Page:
July 24, 2017 by James Lindquist
Can any of us really be a disciple of Christ? I asked myself that very question recently as I studied the beatitudes contained in the Sermon on the Mount. I’ve read the beatitudes a number of times but have never really sat down and studied them. It is another step in my own growth in the Lord.
Christ stood on a mountain overlooking the Sea of Galilee with His disciples who gathered around Him. They once identified with the multitude until Jesus called them. They obeyed the call and began to follow Him. With each subsequent beatitude the chasm between the disciples and the multitude, who they once identified with, widened.
The same is true today. As we grow in the Lord and let our light shine among the multitudes, the chasm between us and the Earthly kingdom widens as well. Before we accepted the call of Christ, we were once a part of them, and practiced their ways and standards. However, because of our obedience to the call, we left the multitudes and chose a different path. The world rejects Jesus and dreams of a new age of peace and prosperity. However, those who accept the call of Christ, look for new heavens and a new earth, wherein dwelleth righteousness . Because of this contradistinction, we are literally strangers to the world.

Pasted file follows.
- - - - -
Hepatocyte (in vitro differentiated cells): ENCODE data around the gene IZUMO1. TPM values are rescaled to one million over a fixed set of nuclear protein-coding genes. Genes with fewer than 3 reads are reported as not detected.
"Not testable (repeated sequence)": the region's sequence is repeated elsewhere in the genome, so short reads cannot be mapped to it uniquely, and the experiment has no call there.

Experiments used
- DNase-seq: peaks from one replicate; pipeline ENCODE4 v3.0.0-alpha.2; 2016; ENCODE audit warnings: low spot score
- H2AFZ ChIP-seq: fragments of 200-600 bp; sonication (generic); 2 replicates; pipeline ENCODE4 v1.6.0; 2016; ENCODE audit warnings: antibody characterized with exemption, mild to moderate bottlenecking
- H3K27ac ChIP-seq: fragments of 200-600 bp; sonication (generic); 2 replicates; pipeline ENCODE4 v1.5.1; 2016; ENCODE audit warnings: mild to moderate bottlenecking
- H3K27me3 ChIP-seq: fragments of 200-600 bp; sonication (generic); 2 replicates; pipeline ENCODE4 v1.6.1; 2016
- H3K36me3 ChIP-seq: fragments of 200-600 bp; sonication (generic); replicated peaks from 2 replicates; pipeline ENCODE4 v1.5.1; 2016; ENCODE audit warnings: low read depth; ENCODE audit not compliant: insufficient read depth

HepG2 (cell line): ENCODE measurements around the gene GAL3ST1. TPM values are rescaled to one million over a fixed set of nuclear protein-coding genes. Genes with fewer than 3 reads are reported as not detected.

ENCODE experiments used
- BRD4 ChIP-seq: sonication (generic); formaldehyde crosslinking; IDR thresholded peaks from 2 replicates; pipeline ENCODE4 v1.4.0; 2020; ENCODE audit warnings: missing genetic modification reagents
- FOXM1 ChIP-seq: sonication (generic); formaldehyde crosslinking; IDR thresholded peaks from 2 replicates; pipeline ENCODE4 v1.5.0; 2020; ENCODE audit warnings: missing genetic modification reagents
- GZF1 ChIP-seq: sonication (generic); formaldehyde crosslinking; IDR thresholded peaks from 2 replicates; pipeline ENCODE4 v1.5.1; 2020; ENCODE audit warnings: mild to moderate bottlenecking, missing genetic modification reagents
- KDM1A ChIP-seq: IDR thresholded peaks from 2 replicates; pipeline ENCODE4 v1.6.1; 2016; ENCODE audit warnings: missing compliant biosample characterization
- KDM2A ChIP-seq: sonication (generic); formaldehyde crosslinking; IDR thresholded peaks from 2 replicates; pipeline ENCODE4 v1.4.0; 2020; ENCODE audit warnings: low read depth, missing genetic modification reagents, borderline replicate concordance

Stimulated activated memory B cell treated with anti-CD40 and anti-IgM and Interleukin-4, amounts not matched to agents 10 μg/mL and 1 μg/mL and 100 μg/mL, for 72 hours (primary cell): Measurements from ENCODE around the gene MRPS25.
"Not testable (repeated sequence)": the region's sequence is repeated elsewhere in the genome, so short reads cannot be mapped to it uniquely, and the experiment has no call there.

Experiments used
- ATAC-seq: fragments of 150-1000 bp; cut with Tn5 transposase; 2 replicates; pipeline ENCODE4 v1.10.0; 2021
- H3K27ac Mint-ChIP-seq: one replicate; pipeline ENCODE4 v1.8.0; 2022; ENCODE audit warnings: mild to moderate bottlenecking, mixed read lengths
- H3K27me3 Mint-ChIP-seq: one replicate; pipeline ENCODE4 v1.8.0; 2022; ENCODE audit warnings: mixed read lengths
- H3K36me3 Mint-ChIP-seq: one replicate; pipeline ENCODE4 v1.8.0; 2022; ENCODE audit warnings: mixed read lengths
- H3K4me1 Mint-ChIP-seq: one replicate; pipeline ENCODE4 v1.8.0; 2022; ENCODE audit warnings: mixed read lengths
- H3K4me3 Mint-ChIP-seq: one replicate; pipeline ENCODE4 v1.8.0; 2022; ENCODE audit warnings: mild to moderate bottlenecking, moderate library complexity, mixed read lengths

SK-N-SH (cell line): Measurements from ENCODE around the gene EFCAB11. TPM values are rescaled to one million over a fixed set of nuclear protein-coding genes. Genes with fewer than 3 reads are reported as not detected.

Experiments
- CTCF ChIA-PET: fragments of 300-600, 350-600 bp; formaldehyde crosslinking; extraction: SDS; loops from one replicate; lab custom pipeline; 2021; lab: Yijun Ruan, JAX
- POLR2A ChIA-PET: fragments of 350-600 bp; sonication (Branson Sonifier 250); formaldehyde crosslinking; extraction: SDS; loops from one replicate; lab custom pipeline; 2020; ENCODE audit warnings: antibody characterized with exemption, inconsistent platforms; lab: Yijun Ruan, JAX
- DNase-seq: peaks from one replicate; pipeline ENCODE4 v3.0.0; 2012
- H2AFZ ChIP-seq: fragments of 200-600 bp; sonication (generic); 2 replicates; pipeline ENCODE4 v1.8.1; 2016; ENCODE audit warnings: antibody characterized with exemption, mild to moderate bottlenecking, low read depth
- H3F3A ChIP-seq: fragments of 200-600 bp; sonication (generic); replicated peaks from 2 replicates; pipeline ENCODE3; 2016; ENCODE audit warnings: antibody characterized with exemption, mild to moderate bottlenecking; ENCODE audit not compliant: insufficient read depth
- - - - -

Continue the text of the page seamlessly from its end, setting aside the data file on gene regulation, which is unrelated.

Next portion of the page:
Jesus spoke to the multitudes in person overlooking the Sea of Galilee. Today, Jesus speaks the same message to us from the pages of the Bible as though He were here in person. Just for a moment, let’s close our eyes and picture Christ on top of that mountain as He speaks to the multitude and to us. Do not worry however; Christ sees each and every one of us.
v1 And seeing the multitudes, he went up into a mountain: and when he was set, his disciples came unto him:
v2 And he opened his mouth, and taught them, saying. . .[Matthew 5:1-2 KJV]
What follows are eight proverb-like proclamations. Jesus taught these beatitudes to His disciples and to the multitudes. As He spoke, it was obvious that Jesus was not referring to the earthly kingdom but to the Kingdom of Heaven, and although they are cryptic in nature, each beatitude was precise, and it’s design was to help us all reach His Kingdom, which is in Heaven.
Before we get into our study, it would behoove us to know what the word beatitude means. The Greek word translated beatitude, means happy, supremely blessed, and fortunate. Each one consists of two phrases: the condition and the result. You can link the conditions to the Old Testament, because the Old Testament Scriptures is what Christ taught to His disciples.
Jeremiah 17:9 says that men’s hearts are deceitful and desperately wicked. So how is it even possible to be disciple’s of Christ and follow the beatitudes, let alone follow the Ten Commandments and any of the other 613 commandments in the Bible as well? As Monk would say, “Here’s the thing. . .” man can’t, and that’s why we need Jesus Christ. Again, can any of us really be a disciple of Christ ?
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Next week’s blog: The first beatitude reads, “Blessed are the poor in Spirit, for theirs is the kingdom of God.” Therefore, what does it really means to be poor in spirit.
 2 Peter 3:13 KJV
 John 14:25-33